The witches of Salem may have been hanged on Gallows Hill more than 320 years ago, but their story draws many of us to Salem, Massachusetts every year. In fact, more than a million people visit this city annually to learn a little more about its history.
Salem, I discovered during my visit, gets to have all of the fun of Halloween on a daily basis–along with preserving the history of one of North America’s most notorious events of the 1600s.
It all began early in 1692, when a nine-year-old and an eleven-year-old girl began having fits and bursts of uncontrollable screaming. When William Griggs, the local doctor, made a diagnosis of bewitchment, suspicion and fear of the supernatural spread throughout the community. The result was, of course, executions of twenty accused. This YouTube video does a great job of telling the story of the witches of Salem.
History Channel Video
But if it the girls weren’t bewitched, what caused their conditions? Centuries later, research has turned up a possible explanation — ergot contaminated food, which causes a convulsive disorder. Amazing, isn’t it?
The downtown historic district of Salem was added to the National Register of Historic Places in 1983. Driving into the city, I didn’t need to see a plaque to figure it out either. The streets are narrow, not necessarily built on the square. Finding a parking spot, though, didn’t turn out to be too complicated, so we soon left the car to explore on foot!
You can visit virtually with this fully interactive map of the historic downtown. It’s an excellent resource with photos and information about each of the 47 buildings.
Our first stop was–where else–The Witch Museum. It’s a large structure, built between 1844 and 1846 to replace the East Church (formed in 1718). The first part of the building houses the main exhibit documenting the witch trials with admission every half hour.
Thirteen stations portray the witches of Salem trials, some of which have life-size figurines and some, actors. The story rotates throughout the room, illuminating each station as its place on the timeline occurs. As a play/performance, it was informative, although not to me at least, particularly dramatic.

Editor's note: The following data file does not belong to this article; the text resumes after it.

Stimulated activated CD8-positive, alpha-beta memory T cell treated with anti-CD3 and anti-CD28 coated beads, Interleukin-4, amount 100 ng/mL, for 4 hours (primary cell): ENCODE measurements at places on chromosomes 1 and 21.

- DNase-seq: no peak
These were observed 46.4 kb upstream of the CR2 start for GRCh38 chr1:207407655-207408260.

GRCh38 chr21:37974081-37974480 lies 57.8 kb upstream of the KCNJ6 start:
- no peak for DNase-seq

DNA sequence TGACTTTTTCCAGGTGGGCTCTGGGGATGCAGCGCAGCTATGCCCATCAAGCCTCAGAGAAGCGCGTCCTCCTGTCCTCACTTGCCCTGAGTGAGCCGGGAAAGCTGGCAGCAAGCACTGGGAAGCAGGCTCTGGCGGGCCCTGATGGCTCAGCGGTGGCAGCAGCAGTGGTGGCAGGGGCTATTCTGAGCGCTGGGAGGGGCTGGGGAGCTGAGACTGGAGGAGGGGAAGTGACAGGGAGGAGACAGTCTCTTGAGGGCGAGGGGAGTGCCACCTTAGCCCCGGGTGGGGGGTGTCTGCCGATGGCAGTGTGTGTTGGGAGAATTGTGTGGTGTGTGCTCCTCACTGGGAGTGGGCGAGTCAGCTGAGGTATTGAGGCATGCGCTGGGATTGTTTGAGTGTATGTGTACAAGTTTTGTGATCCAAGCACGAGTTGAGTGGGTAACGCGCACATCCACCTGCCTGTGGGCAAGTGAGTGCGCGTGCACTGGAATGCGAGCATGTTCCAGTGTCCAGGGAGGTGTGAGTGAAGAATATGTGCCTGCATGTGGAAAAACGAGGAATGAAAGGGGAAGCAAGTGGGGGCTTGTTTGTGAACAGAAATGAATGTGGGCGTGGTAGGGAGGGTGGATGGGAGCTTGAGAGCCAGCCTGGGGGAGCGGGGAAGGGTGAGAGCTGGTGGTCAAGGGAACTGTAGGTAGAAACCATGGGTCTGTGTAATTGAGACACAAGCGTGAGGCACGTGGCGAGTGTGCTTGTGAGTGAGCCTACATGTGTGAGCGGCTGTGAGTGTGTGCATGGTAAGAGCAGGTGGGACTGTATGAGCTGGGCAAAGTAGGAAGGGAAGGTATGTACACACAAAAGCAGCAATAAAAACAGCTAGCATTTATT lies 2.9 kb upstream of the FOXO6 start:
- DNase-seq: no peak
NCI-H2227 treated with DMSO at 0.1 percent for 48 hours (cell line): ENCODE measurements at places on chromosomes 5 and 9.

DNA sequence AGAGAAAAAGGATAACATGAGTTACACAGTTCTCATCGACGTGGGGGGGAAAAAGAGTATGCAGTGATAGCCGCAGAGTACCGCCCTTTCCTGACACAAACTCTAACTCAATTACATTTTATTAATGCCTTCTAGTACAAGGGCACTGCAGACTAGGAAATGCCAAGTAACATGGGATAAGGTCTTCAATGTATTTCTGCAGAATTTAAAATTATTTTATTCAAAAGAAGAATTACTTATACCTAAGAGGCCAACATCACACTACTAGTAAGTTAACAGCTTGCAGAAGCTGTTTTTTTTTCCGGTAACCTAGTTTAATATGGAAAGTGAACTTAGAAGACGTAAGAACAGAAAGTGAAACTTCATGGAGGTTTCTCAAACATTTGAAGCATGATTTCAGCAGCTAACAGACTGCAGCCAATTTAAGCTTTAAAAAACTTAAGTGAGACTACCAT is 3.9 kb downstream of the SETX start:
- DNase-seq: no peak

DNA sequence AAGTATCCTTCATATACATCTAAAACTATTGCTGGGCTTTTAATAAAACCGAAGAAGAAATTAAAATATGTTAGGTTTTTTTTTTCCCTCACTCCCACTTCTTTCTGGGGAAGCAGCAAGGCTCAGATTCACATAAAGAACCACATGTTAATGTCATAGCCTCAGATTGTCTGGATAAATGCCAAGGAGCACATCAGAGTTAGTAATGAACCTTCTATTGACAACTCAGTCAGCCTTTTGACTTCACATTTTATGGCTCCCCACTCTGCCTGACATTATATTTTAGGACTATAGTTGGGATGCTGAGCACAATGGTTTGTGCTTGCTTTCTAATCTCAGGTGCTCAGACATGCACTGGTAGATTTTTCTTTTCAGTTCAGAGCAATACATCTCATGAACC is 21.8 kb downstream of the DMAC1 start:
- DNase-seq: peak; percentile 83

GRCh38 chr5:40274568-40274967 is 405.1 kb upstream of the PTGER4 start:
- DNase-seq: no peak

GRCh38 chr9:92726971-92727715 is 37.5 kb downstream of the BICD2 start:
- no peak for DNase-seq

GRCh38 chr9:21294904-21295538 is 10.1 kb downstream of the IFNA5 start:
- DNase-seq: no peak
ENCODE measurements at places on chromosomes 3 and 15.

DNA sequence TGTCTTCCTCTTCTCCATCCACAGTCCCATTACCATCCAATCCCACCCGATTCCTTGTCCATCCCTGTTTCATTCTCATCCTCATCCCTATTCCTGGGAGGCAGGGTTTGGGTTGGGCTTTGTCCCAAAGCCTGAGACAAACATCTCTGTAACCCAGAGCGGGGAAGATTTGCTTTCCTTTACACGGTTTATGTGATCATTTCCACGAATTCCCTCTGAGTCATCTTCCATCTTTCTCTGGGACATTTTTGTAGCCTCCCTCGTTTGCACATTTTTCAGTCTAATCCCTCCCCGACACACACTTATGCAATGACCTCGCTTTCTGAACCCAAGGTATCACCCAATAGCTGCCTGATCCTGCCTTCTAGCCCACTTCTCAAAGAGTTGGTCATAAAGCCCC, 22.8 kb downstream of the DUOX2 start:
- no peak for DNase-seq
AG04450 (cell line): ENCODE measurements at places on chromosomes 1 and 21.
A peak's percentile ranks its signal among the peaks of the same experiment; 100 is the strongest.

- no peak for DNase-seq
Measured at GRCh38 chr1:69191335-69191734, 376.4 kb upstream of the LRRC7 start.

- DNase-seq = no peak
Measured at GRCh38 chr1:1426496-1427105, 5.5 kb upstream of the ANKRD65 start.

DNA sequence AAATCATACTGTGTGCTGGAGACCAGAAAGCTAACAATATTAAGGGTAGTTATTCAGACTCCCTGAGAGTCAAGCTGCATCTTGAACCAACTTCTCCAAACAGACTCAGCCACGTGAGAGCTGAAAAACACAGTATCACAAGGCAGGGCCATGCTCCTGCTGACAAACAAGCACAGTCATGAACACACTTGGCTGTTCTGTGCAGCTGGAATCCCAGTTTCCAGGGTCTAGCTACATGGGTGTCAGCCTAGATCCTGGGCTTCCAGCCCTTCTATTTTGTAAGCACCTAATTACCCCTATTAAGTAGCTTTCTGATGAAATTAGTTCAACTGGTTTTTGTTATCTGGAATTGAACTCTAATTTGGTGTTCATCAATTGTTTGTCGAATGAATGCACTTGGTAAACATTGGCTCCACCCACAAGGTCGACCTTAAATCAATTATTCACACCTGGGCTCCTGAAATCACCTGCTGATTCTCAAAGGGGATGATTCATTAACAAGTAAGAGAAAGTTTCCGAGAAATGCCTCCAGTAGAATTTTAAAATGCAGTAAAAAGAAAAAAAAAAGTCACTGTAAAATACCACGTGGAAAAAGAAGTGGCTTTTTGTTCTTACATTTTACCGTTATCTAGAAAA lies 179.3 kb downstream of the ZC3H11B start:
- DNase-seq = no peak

During the second part, live guides escorted the audience through displays that narrated the theme of Witches: Evolving Perceptions. It worked to dispel stereotypes and provide information about witchcraft practice today. At the end, of course, there was also a store of souvenirs.
Salem Trolley Tour
After the Witch Museum we decided to take a ride on the Salem trolley for a narrated tour of the historic area and witch related stops. It was a good way to get a feel for where things were located, and we didn’t need advance tickets. However, the trolley tour does do special holiday events so it’s a good idea to check what’s happening in advance.
The Salem Witch House was one of the most interesting stops on the trolley tour, followed by the Witch Dungeon Museum. Judge Jonathan Corwin, owner of the witch house, served on the Court of Oyer and Terminer, which ultimately sent the accused, swearing they were innocent, to the gallows. It’s the only original remaining building from the Witch Trials and a great example of life in that period.
And if you’re looking for more thrills with your history, the Witch Dungeon Museum is the experience for you. It’s a live performance of an adaptation of Sarah Good’s 1692 trial, along with a guided tour of the dungeon and recreation of the village and Gallows Hill.
While we didn’t stop in, you can also check out the Salem Wax Museum of Witches & Seafarers.
Since I love old architecture, I enjoyed the trolley ride’s route through the historic district. Plus, the guide gave us some great tips on where to find lunch and do some shopping at the Museum Place Mall.
Witches and Witch Hunts
Would you like to learn more about witches? This video of fascinating facts is just the place to start!